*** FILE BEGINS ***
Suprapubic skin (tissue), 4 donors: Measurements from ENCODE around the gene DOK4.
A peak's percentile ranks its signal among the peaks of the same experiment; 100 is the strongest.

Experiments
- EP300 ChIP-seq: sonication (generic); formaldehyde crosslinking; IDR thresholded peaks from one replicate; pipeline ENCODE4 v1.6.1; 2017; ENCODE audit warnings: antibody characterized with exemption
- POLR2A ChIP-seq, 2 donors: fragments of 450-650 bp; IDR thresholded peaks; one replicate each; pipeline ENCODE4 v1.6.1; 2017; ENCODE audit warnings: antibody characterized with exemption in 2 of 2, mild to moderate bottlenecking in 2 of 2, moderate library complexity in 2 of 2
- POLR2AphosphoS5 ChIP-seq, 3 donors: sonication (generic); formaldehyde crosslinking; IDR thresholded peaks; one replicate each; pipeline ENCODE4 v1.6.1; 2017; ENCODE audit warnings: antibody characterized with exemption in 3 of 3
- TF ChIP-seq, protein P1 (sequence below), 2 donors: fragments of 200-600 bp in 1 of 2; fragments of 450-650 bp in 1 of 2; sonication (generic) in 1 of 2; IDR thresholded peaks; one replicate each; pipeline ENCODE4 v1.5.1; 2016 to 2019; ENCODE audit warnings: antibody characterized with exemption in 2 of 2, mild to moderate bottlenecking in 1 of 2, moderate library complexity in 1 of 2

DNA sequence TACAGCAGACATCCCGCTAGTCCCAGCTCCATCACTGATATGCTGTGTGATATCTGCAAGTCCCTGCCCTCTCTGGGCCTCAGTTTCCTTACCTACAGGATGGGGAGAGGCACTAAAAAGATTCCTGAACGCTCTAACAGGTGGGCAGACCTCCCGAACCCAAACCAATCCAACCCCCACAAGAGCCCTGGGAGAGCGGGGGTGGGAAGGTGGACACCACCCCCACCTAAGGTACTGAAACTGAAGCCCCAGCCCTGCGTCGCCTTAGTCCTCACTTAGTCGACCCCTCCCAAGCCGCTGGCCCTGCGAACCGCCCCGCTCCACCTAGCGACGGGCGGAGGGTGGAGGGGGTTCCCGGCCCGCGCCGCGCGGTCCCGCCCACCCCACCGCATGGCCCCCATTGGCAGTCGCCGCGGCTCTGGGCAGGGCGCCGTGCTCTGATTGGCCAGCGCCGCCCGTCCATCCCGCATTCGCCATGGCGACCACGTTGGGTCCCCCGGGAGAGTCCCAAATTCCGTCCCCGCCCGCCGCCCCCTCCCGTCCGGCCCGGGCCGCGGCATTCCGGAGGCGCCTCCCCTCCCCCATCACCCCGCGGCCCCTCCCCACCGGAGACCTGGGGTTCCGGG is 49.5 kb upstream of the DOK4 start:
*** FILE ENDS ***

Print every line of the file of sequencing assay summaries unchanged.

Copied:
Suprapubic skin (tissue), 4 donors: Measurements from ENCODE around the gene DOK4.
A peak's percentile ranks its signal among the peaks of the same experiment; 100 is the strongest.

Experiments
- EP300 ChIP-seq: sonication (generic); formaldehyde crosslinking; IDR thresholded peaks from one replicate; pipeline ENCODE4 v1.6.1; 2017; ENCODE audit warnings: antibody characterized with exemption
- POLR2A ChIP-seq, 2 donors: fragments of 450-650 bp; IDR thresholded peaks; one replicate each; pipeline ENCODE4 v1.6.1; 2017; ENCODE audit warnings: antibody characterized with exemption in 2 of 2, mild to moderate bottlenecking in 2 of 2, moderate library complexity in 2 of 2
- POLR2AphosphoS5 ChIP-seq, 3 donors: sonication (generic); formaldehyde crosslinking; IDR thresholded peaks; one replicate each; pipeline ENCODE4 v1.6.1; 2017; ENCODE audit warnings: antibody characterized with exemption in 3 of 3
- TF ChIP-seq, protein P1 (sequence below), 2 donors: fragments of 200-600 bp in 1 of 2; fragments of 450-650 bp in 1 of 2; sonication (generic) in 1 of 2; IDR thresholded peaks; one replicate each; pipeline ENCODE4 v1.5.1; 2016 to 2019; ENCODE audit warnings: antibody characterized with exemption in 2 of 2, mild to moderate bottlenecking in 1 of 2, moderate library complexity in 1 of 2

DNA sequence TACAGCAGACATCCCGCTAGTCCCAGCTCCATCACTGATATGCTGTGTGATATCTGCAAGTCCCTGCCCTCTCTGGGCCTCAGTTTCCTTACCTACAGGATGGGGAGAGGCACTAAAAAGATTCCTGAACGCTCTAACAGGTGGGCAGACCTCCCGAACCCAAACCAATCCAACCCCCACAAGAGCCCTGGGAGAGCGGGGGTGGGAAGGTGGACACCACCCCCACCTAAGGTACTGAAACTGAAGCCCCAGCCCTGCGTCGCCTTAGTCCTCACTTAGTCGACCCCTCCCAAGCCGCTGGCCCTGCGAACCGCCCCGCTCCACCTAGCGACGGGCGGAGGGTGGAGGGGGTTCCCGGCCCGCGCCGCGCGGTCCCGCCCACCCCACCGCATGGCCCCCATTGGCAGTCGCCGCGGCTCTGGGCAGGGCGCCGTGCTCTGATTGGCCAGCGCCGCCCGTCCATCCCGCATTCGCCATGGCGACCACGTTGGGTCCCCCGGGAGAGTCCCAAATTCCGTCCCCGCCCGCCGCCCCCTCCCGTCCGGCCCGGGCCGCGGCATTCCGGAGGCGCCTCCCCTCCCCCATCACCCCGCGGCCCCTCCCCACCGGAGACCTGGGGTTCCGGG is 49.5 kb upstream of the DOK4 start: